Our charge was peculiar. Yes, we were to come up with strategic recommendations to bring NASA’s computing infrastructure up to snuff. But there was something else at stake.

Morale at NASA was in bad shape and good people were leaving. The agency had been created to put a man on the moon. Yes, there were the scientific satellites too, but the spirit of the agency was bound up in the grand adventure of walking around on the moon, looking under lunar rocks, and putting one in your pocket to show the wife and kids. Once that mission had been accomplished, further moon shots terminated, and the spirit that had animated NASA began to die. The space shuttle had no pizzazz nor did the science missions.

I was surprised and a bit shocked.

Could we come up with some kind of sexy information technology stuff that would put some life back into the agency? That’s what NASA wanted us to do. The previous year, for example, NASA ran a summer study that dreamt up some “blue sky” computer-tech based missions, including a plan to create an unmanned self-replicating factory on the moon. Did we think NASA should do something like that?

At the same time we had to point out, for example, that their procurement cycle was roughly as long as a generation of computing tech, making it almost impossible to keep current with the technology. By the time a procurement order had been approved the technology was obsolete. Then there was the fact that the civil service classification system recognized mathematicians and engineers, but not computer programmers. Things like that.

In fact, people in NASA knew all of those pesky little problems. They brought us in so they could present them to us for packaging and gift-wrapping. That’s what consultants do; tell organizations things they already know, but want someone else to say: do it. Which we did.

How do you reconcile the need to solve such nuts and bolts problems with the need to come up with a sexy morale-boosting mission for the organization that put human beings on the moon? That’s two different worlds, two different mindsets.

Beyond the Dream

That all came back to me almost twenty years later – we’re at the brink of the new millennium now – when I stood there at Kennedy Space Flight center looking up at that Saturn V. It stretched from here to there. It was huge, yet, up close, it didn’t feel that big. And the Apollo capsule was tiny. To the moon, in that?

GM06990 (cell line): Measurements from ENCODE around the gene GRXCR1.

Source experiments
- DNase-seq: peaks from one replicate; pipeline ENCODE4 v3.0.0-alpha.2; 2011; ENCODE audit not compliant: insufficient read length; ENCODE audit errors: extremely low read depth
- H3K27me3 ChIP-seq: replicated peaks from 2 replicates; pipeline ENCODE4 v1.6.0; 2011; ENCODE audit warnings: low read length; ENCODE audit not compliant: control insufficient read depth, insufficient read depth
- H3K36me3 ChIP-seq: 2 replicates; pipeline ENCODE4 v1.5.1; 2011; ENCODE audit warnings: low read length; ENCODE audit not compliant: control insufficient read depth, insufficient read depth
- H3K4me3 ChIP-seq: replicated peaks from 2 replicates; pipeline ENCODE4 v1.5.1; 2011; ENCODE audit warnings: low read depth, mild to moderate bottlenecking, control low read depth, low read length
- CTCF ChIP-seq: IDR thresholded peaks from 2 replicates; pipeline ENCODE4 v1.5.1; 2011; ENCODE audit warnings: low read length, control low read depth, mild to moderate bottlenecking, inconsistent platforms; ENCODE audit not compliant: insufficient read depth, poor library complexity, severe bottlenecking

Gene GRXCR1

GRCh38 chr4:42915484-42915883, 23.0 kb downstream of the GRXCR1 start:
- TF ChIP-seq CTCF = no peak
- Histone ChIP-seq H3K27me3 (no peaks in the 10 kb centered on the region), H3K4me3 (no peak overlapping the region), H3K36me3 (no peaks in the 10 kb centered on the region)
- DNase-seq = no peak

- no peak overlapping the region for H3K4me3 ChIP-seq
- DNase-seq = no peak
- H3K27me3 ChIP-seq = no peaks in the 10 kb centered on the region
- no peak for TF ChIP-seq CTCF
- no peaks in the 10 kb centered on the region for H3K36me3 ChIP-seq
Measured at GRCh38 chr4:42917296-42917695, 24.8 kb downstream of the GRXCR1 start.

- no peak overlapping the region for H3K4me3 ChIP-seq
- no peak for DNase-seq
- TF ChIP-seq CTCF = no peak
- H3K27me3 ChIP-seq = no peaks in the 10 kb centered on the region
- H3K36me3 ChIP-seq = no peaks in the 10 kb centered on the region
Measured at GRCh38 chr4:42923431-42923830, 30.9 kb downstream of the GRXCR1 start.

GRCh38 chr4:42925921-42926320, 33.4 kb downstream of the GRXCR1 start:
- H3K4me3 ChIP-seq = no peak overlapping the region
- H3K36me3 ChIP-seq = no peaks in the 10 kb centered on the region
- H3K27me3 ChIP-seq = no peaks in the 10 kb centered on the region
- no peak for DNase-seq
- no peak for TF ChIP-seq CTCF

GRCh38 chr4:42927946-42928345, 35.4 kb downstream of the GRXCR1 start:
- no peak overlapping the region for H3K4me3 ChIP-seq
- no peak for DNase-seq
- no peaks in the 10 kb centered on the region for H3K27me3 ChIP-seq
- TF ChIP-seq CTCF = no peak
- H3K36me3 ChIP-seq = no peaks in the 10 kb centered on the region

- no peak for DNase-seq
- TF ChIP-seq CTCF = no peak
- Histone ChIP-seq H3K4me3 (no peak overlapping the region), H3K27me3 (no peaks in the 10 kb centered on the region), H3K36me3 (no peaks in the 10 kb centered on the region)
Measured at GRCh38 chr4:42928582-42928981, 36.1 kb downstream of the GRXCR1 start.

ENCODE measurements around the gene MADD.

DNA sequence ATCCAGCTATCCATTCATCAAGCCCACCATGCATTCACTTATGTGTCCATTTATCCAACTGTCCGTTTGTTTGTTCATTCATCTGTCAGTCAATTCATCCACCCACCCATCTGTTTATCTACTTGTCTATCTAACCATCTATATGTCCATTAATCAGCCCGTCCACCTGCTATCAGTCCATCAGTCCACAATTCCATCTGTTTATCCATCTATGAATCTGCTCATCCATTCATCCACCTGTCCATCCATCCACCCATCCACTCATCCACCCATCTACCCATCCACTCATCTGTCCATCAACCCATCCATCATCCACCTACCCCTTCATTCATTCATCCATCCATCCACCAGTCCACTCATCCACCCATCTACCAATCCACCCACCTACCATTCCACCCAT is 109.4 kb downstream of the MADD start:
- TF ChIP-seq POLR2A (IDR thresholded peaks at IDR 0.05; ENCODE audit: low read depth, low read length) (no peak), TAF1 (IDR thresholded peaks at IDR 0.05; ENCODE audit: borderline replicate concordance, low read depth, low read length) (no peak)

Yes. To the moon. In that. And back.

First the moon, then Mars, then the rest of the solar system. And then the stars. That’s what Walt Disney told us back in the 1950s. That’s how it was supposed to go.

But that’s not what happened. Landing a couple of men on the moon was enormously difficult, expensive, dangerous, and it had little practical value. The astronauts, scientists, and engineers may have been in it for the adventure, but the politicians allocated the money because it played well in the Cold War against the Soviet Union.

Once we’d won the space race, the political point had been made. There was no need for any more costly adventures (of a non-military kind). NASA switched modes from Space Adventure, Inc. to Space Transportation, Inc. and fired space shuttles into low earth orbit.

The moon landing that was supposed to be the beginning turned out to be the end. But it was an end that left us at the threshold of a new world. Ever since then we’ve been trying to get our footing in that New World.

The trouble is we don’t yet realize that we ARE in that new world. We keep thinking that THAT new world is out there ahead of us, that new technological miracles will take us There. No, there is no new world out there. The technical miracles are those of this, the New World we’ve been living in for the last quarter century or so.

It’s as though those ancient Israelites had crossed over the river Jordan in the middle of the night, asleep and with their eyes closed. When they woke up in the morning, they WERE in the Promised Land, but they didn’t realize it. And so kept on journeying.

Believe it or not, this world, with all its problems, this is the Promised Land. And one day we will journey to Mars, and to the asteroids, and send a ship out there to the stars. But we’ve got a lot of work to do Earth before that happens. We’ve got to clean house and get right with Gaia. That won’t be easy.

2 comments:

  1. Great to see those paintings again and the spaceship design. And,
    yes, I recall the challenge presented to us by Sputnik. The original TV series of Star Trek was, for me, the last of those years of anticipating the New World. Thanks for your discussion!

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  2. Yep, the original Star Trek. I've just taught myself how to play that theme song, but I'm calling it Jersey City Rising.